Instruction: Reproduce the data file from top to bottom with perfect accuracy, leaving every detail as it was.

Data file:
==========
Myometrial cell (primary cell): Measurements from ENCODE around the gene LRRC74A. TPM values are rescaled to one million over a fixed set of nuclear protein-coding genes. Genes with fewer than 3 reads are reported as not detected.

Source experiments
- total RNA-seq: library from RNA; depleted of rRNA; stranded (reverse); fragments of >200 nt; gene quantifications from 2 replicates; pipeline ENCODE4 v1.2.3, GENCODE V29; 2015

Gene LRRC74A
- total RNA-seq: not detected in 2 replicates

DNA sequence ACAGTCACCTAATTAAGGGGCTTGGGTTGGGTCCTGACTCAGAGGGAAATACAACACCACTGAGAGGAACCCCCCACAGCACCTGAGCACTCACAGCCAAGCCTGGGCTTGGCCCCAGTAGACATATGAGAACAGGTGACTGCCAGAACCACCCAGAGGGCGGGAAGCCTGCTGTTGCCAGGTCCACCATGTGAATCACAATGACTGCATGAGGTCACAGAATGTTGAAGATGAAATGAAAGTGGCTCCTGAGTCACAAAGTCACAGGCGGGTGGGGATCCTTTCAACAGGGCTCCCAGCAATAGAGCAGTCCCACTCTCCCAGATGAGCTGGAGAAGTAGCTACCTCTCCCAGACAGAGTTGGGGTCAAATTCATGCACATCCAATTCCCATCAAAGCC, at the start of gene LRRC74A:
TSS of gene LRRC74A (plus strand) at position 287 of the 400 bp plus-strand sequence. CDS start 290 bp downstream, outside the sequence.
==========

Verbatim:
Myometrial cell (primary cell): Measurements from ENCODE around the gene LRRC74A. TPM values are rescaled to one million over a fixed set of nuclear protein-coding genes. Genes with fewer than 3 reads are reported as not detected.

Source experiments
- total RNA-seq: library from RNA; depleted of rRNA; stranded (reverse); fragments of >200 nt; gene quantifications from 2 replicates; pipeline ENCODE4 v1.2.3, GENCODE V29; 2015

Gene LRRC74A
- total RNA-seq: not detected in 2 replicates

DNA sequence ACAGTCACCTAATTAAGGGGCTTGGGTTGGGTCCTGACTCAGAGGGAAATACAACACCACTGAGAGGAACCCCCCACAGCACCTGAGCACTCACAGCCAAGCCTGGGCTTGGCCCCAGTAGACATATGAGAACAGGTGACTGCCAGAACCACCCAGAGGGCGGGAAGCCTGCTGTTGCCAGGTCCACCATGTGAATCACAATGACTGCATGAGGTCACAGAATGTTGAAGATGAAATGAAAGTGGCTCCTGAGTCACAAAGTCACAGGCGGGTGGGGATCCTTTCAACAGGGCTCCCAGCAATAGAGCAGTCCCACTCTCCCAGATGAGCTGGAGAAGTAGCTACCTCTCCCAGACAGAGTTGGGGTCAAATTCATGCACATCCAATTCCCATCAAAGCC, at the start of gene LRRC74A:
TSS of gene LRRC74A (plus strand) at position 287 of the 400 bp plus-strand sequence. CDS start 290 bp downstream, outside the sequence.